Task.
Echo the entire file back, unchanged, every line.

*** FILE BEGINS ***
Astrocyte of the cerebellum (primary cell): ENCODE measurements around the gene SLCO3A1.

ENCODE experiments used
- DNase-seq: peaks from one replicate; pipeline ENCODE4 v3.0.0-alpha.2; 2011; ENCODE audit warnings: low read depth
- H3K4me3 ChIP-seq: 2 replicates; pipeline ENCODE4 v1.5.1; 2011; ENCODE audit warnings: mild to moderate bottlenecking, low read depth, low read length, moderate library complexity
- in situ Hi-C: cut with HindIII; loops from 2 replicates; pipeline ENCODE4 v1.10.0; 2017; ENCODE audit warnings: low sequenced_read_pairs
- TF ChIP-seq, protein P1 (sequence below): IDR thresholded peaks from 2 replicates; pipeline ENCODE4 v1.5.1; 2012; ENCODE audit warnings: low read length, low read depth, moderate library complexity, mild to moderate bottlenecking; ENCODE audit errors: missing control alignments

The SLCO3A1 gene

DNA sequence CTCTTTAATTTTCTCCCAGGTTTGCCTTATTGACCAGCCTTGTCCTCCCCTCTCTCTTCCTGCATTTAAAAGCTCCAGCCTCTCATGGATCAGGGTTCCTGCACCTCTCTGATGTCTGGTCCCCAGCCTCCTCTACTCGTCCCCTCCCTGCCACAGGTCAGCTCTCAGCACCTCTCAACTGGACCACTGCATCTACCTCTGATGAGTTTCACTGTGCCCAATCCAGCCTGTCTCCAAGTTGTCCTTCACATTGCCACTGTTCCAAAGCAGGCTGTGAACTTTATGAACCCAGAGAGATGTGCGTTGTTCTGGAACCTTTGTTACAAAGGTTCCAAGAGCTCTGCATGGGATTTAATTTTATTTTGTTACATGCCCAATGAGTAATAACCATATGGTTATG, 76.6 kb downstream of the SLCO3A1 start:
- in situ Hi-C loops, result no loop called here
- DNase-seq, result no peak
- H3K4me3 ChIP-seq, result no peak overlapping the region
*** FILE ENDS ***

Astrocyte of the cerebellum (primary cell): ENCODE measurements around the gene SLCO3A1.

ENCODE experiments used
- DNase-seq: peaks from one replicate; pipeline ENCODE4 v3.0.0-alpha.2; 2011; ENCODE audit warnings: low read depth
- H3K4me3 ChIP-seq: 2 replicates; pipeline ENCODE4 v1.5.1; 2011; ENCODE audit warnings: mild to moderate bottlenecking, low read depth, low read length, moderate library complexity
- in situ Hi-C: cut with HindIII; loops from 2 replicates; pipeline ENCODE4 v1.10.0; 2017; ENCODE audit warnings: low sequenced_read_pairs
- TF ChIP-seq, protein P1 (sequence below): IDR thresholded peaks from 2 replicates; pipeline ENCODE4 v1.5.1; 2012; ENCODE audit warnings: low read length, low read depth, moderate library complexity, mild to moderate bottlenecking; ENCODE audit errors: missing control alignments

The SLCO3A1 gene

DNA sequence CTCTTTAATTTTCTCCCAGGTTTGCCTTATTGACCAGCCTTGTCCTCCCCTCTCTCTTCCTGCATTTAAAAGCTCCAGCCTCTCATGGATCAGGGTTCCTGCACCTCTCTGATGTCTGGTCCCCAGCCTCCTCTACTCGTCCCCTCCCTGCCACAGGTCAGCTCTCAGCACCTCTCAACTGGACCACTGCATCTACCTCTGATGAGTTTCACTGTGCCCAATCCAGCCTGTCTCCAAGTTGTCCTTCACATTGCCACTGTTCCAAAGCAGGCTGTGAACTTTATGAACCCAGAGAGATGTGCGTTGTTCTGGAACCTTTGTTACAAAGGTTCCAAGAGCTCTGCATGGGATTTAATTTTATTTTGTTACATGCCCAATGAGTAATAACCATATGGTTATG, 76.6 kb downstream of the SLCO3A1 start:
- in situ Hi-C loops, result no loop called here
- DNase-seq, result no peak
- H3K4me3 ChIP-seq, result no peak overlapping the region